Using pectin to coat naturally occurring soybean oil bodies could lead to stabilisation of the oil bodies and open up new opportunities for the food industry, suggests new research.
The new study used an electrochemical process to coat the oil bodies with citrus pectin to produce stabilised oil bodies which were stable to freeze-thaw processes and possessed higher stability to environmental stresses, according to research published in the Journal of Agricultural and Food Chemistry.
"These results suggest that pectin-coated oil bodies have similar or improved stability compared to uncoated oil bodies and may provide a new way of creating functional soy products for use in the food and other industries," concluded the researchers.
The research, by scientists at the Biopolymers and Colloids Research Laboratory at the University of Massachusetts, and the University of Nottingham's Division of Food Sciences, represents preliminary investigations into the potential of the oil bodies for food.
"In principle, food manufacturers could benefit from the already existing natural protection of the soybean oil bodies to obtain a product that has improved stability during food processing, storage, transport, and utilisation," wrote the researchers.
"Additional advantages of using natural soybean oil bodies in foods, rather than emulsified bulk soybean oil, are that neither emulsifiers nor homogenisation procedures are required," they added.
However, "the relatively poor physical stability of oil bodies to aggregation would severely limit the range of products in which they could be utilized in the food, health care, and pharmaceutical industries," they added.
But coating the oil bodies with an oppositely charged polysaccharide, like pectin, could stabilise the oil bodies and make them usable by the food industry, state the researchers.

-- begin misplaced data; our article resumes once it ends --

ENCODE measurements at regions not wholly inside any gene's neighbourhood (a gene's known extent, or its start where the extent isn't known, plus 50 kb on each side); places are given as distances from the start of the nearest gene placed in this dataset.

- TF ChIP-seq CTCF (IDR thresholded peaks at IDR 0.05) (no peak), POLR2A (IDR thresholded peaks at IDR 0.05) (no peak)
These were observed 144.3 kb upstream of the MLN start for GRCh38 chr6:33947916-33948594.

As lead researcher D. Julian McClements explained to FoodNavigator.com the pectin-stabilized soybean oil bodies could be used in a range of foods where emulsions are applied, including salad dressings, beverages, dips, sauces, deserts, and yoghurts.
The scientists coated the oil bodies (1.25 weight per cent oil) with differing concentrations of pectin ranging zero to 0.5 weight per cent. The pectin-coated oil bodies were subsequently tested to ascertain their stability under the influence of salt (sodium chloride), differing pH (pH 2 to 8), and freeze-thaw cycling (from minus 20 degrees Celsius to plus 40 degrees Celsius).
"At pectin concentrations from 0.04 to 0.1 weight per cent, the mean particle diameter of the oil bodies was relatively small and the oil body suspensions were relatively stable to creaming," reported McClements and co-workers.
"The good stability of the oil body suspensions at intermediate pectin concentrations can be attributed to the ability of the pectin molecules to completely cover the oil body surfaces and form a relatively thick electrically charged coating."
They also report improved stability with respect to pH, and pectin-stablisation could "extend the range of pH values at which [the soybean oil bodies] remain stable to aggregation."
These promising results will be backed up by future studies, and McClements confirmed to this website that study was on-going in this area. "We are looking at how to make them more stable by cross-linking the adsorbed layers of polysaccharides," he said.
McClements was unable to comment on how long it would be before we could see foods formulated with pectin-stabilized soybean bodies.
"In this study, we used a particular type of citrus pectin to stabilise the oil bodies," stated the researchers. "It would be useful in future studies to examine the impact of different molecular characteristics of pectin on its ability to stabilise oil bodies.
"In addition, it would be useful to examine the ability of other kinds of charged polysaccharides to stabilise these systems."
No industrial partners are involved in the research yet, he added.
Source: Journal of Agricultural and Food Chemistry
Published online ahead of print 27 February 2008 , ASAP Article, doi: 10.1021/jf073060y
"Stabilization of Soybean Oil Bodies Using Protective Pectin Coatings Formed by Electrostatic Deposition"
Authors: D. Iwanaga, D. Gray, E.A. Decker, J. Weiss, D.J. McClements